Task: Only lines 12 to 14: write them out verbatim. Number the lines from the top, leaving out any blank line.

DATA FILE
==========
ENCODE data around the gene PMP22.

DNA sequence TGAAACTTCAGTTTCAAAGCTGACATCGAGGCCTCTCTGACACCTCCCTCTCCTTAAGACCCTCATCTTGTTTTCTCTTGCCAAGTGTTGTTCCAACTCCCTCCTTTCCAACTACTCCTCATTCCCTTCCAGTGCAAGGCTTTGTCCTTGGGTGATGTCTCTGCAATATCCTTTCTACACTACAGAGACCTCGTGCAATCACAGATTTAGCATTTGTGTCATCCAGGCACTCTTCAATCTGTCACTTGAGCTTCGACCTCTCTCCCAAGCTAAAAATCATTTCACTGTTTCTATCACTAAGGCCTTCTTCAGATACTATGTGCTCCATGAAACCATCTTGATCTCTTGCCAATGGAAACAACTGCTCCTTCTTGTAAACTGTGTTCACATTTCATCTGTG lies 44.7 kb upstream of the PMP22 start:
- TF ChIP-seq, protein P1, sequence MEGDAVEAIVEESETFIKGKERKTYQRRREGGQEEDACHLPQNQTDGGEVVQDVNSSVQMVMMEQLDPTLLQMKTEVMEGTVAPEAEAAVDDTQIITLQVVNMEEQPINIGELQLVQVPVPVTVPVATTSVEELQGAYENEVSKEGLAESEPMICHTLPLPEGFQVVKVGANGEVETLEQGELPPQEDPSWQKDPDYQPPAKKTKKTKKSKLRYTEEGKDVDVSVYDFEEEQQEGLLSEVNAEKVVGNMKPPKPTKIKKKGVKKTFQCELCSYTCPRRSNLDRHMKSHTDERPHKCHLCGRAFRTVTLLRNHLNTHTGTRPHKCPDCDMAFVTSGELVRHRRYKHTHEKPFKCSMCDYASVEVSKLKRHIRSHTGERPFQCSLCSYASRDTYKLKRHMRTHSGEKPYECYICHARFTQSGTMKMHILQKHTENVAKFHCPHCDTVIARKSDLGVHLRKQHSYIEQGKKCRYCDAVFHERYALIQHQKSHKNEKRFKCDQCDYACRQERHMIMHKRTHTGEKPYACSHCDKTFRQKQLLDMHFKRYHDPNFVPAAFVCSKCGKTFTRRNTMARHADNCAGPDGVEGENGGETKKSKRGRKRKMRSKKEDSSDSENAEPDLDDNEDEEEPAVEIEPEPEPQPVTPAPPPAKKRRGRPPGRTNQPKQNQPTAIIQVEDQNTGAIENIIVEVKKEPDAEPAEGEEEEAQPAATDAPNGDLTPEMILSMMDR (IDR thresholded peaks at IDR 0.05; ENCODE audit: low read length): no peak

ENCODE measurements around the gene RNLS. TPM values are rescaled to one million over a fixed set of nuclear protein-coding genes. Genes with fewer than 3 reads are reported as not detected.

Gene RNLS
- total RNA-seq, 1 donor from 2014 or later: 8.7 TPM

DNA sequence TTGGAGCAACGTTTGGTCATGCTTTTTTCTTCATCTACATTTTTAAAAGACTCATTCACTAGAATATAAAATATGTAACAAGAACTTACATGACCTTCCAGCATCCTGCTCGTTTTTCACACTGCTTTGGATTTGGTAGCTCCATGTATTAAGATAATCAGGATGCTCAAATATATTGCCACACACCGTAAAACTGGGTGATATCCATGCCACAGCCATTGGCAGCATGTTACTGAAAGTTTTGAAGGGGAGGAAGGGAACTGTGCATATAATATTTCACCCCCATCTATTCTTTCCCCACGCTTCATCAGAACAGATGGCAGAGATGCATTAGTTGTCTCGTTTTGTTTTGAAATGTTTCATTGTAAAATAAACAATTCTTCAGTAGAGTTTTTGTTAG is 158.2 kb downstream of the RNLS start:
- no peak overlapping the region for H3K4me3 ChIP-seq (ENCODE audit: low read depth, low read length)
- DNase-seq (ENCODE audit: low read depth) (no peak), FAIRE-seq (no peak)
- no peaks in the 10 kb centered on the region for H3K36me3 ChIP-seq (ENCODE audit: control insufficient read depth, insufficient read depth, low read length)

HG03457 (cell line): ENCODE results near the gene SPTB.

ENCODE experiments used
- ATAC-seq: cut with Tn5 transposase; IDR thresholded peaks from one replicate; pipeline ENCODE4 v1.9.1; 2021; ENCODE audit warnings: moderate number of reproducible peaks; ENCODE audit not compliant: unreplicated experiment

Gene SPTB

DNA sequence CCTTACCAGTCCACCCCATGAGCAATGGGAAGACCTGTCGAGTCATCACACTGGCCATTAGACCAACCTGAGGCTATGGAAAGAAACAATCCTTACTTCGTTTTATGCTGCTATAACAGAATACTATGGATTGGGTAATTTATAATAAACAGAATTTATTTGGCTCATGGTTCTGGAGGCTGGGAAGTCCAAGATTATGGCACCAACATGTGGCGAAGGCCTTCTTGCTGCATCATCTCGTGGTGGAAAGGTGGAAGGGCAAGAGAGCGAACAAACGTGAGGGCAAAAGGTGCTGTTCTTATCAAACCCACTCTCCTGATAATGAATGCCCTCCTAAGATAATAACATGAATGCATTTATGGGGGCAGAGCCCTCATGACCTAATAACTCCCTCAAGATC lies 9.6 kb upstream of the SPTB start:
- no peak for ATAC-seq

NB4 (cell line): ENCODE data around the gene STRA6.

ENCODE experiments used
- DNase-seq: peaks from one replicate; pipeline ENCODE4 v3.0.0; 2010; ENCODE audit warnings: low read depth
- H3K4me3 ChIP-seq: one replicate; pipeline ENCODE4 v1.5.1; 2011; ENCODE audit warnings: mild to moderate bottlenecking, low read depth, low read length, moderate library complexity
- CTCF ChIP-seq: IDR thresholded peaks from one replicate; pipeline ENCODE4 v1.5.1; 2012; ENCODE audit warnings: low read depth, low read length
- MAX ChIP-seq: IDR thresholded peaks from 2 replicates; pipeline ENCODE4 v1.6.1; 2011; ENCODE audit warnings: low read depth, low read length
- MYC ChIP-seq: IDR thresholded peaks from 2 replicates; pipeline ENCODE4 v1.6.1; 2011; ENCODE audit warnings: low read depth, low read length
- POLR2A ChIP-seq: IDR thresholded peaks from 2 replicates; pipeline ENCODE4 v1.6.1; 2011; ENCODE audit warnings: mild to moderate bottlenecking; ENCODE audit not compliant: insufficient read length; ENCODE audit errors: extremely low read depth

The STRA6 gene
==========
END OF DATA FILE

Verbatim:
ENCODE experiments used
- ATAC-seq: cut with Tn5 transposase; IDR thresholded peaks from one replicate; pipeline ENCODE4 v1.9.1; 2021; ENCODE audit warnings: moderate number of reproducible peaks; ENCODE audit not compliant: unreplicated experiment

Gene SPTB